A large number of museum visitor studies have focused on interactive science exhibits as rich places for learning. Some have demonstrated the overall value of live animal encounters and animal touch experiences. Although few studies have examined visitor engagement in such live animal exhibits, the same are thought to promote public conservation awareness. This paper reports preliminary findings from a larger research project comparing families’ engagement in activities at a live animal touch-tank and at nearby natural tidepools. The larger study makes inferences about learning affordances provided by the features of each settings and family group social interaction, and it investigates possible links to conservation values. Mixed methods include in-person and video observations, on-site surveys, semi-structured interviews, focus groups and a quasi-experimental component. The entire research process is driven by experiences co-constructed with participating families, taking a true reflective approach to design and implementation of methods as well as the interpretation of results. Preliminary results from observation and interviews demonstrate good evidence for the larger study of indicators of group dynamics, potential indicators of learning affordances, and potential indicators of values affordances.

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Family engagement in live animal touch-tanks and natural tidepools
Links to learning and conservation dialogue

Susan O’Brien   Oregon State University

Shawn Rowe   Oregon State University

Mark Farley   Oregon State University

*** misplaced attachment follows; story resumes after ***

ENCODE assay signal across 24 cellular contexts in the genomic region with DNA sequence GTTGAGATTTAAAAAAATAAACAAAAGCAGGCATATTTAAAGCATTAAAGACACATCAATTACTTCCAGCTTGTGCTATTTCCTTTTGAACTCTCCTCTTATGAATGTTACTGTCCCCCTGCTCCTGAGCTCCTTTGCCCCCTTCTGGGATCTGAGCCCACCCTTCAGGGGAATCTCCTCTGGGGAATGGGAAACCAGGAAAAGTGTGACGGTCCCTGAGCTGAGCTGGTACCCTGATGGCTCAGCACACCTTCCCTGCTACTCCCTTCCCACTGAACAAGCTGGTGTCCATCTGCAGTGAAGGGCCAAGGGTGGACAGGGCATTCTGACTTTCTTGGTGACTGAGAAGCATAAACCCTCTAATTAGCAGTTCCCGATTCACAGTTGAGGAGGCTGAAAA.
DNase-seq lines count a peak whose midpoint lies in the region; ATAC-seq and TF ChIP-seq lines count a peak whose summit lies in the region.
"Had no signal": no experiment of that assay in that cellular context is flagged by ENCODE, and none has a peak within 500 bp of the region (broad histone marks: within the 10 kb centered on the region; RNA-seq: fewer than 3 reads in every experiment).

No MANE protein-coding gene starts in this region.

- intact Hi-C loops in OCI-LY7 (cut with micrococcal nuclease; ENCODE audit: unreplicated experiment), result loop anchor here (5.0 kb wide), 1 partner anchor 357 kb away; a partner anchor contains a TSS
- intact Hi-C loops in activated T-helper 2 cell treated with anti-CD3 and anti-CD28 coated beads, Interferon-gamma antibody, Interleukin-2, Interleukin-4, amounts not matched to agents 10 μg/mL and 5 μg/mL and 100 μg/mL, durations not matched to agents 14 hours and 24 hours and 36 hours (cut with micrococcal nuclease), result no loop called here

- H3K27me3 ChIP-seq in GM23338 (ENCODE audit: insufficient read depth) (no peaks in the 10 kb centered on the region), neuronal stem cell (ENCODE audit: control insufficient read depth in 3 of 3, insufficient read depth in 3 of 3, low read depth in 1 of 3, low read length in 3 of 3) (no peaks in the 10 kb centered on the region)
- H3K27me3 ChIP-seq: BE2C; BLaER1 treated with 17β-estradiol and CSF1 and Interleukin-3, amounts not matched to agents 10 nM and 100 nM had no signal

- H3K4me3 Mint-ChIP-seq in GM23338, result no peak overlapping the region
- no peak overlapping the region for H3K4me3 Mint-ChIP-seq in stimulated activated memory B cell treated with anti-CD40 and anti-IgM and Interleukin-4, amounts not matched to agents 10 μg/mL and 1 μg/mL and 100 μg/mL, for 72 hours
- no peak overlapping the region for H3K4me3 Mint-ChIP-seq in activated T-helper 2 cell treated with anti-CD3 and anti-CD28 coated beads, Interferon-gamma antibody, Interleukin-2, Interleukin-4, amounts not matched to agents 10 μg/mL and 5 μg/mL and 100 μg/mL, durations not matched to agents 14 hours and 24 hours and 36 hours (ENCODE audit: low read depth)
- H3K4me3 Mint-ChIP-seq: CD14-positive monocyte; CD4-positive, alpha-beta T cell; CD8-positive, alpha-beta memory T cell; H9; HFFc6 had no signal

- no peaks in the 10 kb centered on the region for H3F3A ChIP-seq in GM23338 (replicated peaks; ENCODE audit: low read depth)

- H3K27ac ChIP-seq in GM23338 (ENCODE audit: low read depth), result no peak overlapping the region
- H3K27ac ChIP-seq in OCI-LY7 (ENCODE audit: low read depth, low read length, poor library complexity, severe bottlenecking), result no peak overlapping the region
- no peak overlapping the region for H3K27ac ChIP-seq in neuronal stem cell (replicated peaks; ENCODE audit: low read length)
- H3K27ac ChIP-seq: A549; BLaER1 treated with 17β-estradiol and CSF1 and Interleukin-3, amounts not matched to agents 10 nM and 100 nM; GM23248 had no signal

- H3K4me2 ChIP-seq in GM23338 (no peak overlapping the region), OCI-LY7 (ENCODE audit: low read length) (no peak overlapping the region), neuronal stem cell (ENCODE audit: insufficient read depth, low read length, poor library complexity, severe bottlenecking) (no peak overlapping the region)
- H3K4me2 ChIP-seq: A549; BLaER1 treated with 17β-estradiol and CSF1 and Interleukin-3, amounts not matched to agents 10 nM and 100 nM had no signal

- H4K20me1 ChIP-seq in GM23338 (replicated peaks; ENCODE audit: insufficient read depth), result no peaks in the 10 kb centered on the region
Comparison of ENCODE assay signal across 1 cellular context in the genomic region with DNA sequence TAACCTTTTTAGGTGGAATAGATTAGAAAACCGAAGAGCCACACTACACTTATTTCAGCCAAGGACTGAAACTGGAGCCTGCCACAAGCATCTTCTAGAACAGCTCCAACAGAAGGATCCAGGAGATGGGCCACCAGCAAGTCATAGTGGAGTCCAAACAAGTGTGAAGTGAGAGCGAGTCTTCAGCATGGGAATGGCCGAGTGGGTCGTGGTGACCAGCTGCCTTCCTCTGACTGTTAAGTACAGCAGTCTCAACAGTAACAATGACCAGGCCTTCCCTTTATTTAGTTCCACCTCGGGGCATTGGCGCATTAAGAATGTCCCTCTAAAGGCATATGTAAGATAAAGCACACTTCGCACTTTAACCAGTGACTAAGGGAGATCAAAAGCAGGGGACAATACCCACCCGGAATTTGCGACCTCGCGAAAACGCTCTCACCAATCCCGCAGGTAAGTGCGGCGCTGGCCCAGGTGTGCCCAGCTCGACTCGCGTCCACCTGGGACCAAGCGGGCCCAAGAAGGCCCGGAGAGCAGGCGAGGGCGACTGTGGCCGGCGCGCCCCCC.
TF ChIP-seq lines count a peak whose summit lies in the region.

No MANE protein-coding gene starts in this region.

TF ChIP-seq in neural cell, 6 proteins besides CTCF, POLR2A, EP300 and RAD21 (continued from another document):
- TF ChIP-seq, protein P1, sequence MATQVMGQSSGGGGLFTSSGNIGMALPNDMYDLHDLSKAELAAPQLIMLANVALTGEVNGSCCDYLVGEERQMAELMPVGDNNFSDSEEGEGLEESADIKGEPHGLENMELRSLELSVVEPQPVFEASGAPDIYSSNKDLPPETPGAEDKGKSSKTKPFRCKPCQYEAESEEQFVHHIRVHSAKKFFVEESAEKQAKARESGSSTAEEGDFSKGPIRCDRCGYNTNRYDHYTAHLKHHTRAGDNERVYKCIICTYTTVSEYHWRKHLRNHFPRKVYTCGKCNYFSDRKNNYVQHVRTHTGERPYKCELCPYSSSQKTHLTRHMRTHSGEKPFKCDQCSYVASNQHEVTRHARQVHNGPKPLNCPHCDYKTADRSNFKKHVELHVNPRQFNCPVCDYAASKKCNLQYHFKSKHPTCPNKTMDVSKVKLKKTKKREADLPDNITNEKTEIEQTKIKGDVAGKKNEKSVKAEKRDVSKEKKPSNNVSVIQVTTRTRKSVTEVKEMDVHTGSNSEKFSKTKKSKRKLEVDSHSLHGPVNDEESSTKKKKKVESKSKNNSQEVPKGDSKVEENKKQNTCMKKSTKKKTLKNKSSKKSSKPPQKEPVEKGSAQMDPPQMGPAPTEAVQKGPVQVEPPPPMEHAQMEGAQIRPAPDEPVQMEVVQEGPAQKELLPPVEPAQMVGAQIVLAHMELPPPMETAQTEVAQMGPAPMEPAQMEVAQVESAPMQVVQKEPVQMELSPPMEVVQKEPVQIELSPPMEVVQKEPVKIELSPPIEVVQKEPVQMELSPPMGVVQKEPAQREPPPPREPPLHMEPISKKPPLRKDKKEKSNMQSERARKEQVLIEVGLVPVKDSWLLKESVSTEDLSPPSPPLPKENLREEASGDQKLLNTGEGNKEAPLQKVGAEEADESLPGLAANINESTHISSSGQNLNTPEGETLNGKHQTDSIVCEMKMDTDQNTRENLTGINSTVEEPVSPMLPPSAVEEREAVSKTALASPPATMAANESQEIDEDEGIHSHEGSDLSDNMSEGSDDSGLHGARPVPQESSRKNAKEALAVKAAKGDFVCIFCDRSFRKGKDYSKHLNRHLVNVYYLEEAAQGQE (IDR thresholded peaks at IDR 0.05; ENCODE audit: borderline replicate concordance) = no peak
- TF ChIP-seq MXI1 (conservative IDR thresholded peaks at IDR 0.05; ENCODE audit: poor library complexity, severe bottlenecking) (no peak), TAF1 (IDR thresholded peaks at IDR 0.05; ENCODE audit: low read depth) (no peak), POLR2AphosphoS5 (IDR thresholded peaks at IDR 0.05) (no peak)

A large number of museum visitor studies have focused on interactive science exhibits as rich places for learning. Some have demonstrated the overall value of live animal encounters and animal touch experiences. Although few studies have examined visitor engagement in such live animal exhibits, the same are thought to promote public conservation awareness. This paper reports preliminary findings from a larger research project comparing families’ engagement in activities at a live animal touch-tank and at nearby natural tidepools. The larger study makes inferences about learning affordances provided by the features of each settings and family group social interaction, and it investigates possible links to conservation values. Mixed methods include in-person and video observations, on-site surveys, semi-structured interviews, focus groups and a quasi-experimental component. The entire research process is driven by experiences co-constructed with participating families, taking a true reflective approach to design and implementation of methods as well as the interpretation of results. Preliminary results from observation and interviews demonstrate good evidence for the larger study of indicators of group dynamics, potential indicators of learning affordances, and potential indicators of values affordances.

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